FDA News

FDA grants orphan designation to microbiome drug for pediatric UC

Seres Therapeutics announced the FDA has given its microbiome drug candidate SER-287 Orphan Drug Designation for the treatment of pediatric ulcerative colitis.

SER-287 is “a biologically sourced, oral formulation containing a consortium of live bacterial spores that is being developed for ulcerative colitis and other forms of inflammatory bowel disease,” according to a press release. It is thought to work by altering the dysbiotic microbiome, to improve colonic barrier integrity and reduce inflammation without suppressing the immune system.

Orphan Drug Designation, which incentivizes drug development for rare diseases or conditions, is based on phase 1b clinical data that provides “a medically plausible basis” for the use of this novel treatment in UC.

This was a placebo-controlled study of SER-287 in patients with mild-to-moderate UC for whom current treatments had failed. The study drug improved clinical remission rates and endoscopic scores in a dose-dependent fashion, and showed “a very favorable safety profile,” thus showing potential as an effective and safer alternative to current therapies, according to the press release.

As Healio Gastroenterology and Liver Disease previously reported, the company shared some details from this study in October, and it expects microbiome data from this study will be available early next year.

“We are pleased to receive FDA Orphan Drug Designation for SER-287 and we look forward to advancing the program into further development for ulcerative colitis,” Roger J. Pomerantz, MD, president, CEO and chairman of Seres, said in the press release. “Based on the highly encouraging phase 1b clinical results and favorable safety profile, we intend to evaluate SER-287 in a pediatric UC population as part of our overall development plan. Safety is of particular importance to the pediatric population, and given the positive safety profile observed in our clinical trial to date, we believe our microbiome approach may be well suited to address this group.”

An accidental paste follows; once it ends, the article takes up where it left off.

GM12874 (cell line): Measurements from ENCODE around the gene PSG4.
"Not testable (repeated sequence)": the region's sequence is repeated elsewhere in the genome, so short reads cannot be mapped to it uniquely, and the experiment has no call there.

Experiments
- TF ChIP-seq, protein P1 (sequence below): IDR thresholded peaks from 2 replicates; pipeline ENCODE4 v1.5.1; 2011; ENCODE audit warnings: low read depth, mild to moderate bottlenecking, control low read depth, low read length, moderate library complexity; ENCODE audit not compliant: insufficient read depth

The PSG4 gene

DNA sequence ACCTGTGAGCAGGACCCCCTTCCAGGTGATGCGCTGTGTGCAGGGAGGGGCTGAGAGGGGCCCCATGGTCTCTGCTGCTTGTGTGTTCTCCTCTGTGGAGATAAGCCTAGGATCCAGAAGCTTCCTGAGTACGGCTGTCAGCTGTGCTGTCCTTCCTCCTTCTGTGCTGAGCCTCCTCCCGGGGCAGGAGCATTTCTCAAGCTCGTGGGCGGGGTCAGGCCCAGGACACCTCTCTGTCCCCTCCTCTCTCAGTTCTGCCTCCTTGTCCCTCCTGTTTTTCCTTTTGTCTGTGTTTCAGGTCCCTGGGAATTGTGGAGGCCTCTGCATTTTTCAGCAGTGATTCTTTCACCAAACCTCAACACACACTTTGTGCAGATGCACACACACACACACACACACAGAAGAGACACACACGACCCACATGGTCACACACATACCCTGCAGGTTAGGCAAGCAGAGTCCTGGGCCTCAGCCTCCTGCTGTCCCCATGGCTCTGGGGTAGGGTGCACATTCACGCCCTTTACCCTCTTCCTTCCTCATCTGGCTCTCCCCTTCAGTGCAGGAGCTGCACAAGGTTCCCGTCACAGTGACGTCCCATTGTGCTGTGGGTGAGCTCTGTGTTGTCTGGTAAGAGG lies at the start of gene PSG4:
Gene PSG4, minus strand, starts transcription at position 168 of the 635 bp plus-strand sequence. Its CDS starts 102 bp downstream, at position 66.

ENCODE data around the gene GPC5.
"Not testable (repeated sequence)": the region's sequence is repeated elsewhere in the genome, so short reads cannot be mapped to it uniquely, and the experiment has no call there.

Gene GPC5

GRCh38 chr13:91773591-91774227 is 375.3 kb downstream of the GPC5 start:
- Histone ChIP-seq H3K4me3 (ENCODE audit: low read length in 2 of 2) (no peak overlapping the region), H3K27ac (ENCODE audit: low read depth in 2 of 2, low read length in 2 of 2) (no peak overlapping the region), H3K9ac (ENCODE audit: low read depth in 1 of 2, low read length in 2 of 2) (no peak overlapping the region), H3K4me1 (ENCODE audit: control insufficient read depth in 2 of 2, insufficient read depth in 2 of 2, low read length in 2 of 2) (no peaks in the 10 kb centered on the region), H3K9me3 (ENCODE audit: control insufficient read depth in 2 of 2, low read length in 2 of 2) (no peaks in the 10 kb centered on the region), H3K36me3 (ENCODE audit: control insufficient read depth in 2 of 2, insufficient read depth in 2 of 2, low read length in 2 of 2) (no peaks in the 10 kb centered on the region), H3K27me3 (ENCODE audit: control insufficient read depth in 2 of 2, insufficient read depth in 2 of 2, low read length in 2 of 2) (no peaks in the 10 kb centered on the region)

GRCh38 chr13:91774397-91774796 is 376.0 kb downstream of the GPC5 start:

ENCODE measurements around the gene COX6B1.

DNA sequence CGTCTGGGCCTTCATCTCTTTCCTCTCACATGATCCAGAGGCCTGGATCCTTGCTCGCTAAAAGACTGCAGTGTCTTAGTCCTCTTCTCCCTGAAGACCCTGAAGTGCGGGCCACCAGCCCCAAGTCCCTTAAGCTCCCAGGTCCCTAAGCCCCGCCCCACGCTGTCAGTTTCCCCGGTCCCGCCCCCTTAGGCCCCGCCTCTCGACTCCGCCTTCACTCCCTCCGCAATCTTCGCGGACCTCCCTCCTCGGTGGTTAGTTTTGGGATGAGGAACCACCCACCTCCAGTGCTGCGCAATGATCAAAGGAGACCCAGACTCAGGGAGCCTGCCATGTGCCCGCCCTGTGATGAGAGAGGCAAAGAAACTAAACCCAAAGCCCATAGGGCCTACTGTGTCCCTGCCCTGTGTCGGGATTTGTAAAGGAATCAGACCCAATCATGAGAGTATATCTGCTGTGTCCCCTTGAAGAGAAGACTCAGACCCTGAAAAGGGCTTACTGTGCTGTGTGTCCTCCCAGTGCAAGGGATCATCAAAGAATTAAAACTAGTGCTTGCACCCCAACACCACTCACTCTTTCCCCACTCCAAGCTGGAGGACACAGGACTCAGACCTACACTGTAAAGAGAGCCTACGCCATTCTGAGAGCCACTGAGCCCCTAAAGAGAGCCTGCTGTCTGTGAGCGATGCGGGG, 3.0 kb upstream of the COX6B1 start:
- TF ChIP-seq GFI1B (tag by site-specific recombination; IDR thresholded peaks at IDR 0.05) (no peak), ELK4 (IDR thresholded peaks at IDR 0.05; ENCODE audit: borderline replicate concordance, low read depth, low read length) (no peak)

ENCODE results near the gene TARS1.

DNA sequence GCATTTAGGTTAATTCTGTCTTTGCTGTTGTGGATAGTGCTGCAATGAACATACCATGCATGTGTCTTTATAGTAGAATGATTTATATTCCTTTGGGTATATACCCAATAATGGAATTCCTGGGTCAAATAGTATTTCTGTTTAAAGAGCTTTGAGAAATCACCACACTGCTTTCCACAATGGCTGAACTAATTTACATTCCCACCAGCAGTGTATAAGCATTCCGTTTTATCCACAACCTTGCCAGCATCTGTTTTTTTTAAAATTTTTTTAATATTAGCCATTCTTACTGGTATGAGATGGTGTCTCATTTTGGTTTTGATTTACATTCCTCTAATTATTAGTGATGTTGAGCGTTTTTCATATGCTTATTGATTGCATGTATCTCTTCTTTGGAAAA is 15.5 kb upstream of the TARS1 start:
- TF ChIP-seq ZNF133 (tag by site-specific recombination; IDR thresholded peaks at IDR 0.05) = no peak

Disclosures: Pomerantz is employed by Seres.

Seres Therapeutics announced the FDA has given its microbiome drug candidate SER-287 Orphan Drug Designation for the treatment of pediatric ulcerative colitis.

SER-287 is “a biologically sourced, oral formulation containing a consortium of live bacterial spores that is being developed for ulcerative colitis and other forms of inflammatory bowel disease,” according to a press release. It is thought to work by altering the dysbiotic microbiome, to improve colonic barrier integrity and reduce inflammation without suppressing the immune system.

Orphan Drug Designation, which incentivizes drug development for rare diseases or conditions, is based on phase 1b clinical data that provides “a medically plausible basis” for the use of this novel treatment in UC.

This was a placebo-controlled study of SER-287 in patients with mild-to-moderate UC for whom current treatments had failed. The study drug improved clinical remission rates and endoscopic scores in a dose-dependent fashion, and showed “a very favorable safety profile,” thus showing potential as an effective and safer alternative to current therapies, according to the press release.

As Healio Gastroenterology and Liver Disease previously reported, the company shared some details from this study in October, and it expects microbiome data from this study will be available early next year.

“We are pleased to receive FDA Orphan Drug Designation for SER-287 and we look forward to advancing the program into further development for ulcerative colitis,” Roger J. Pomerantz, MD, president, CEO and chairman of Seres, said in the press release. “Based on the highly encouraging phase 1b clinical results and favorable safety profile, we intend to evaluate SER-287 in a pediatric UC population as part of our overall development plan. Safety is of particular importance to the pediatric population, and given the positive safety profile observed in our clinical trial to date, we believe our microbiome approach may be well suited to address this group.”

 

Disclosures: Pomerantz is employed by Seres.

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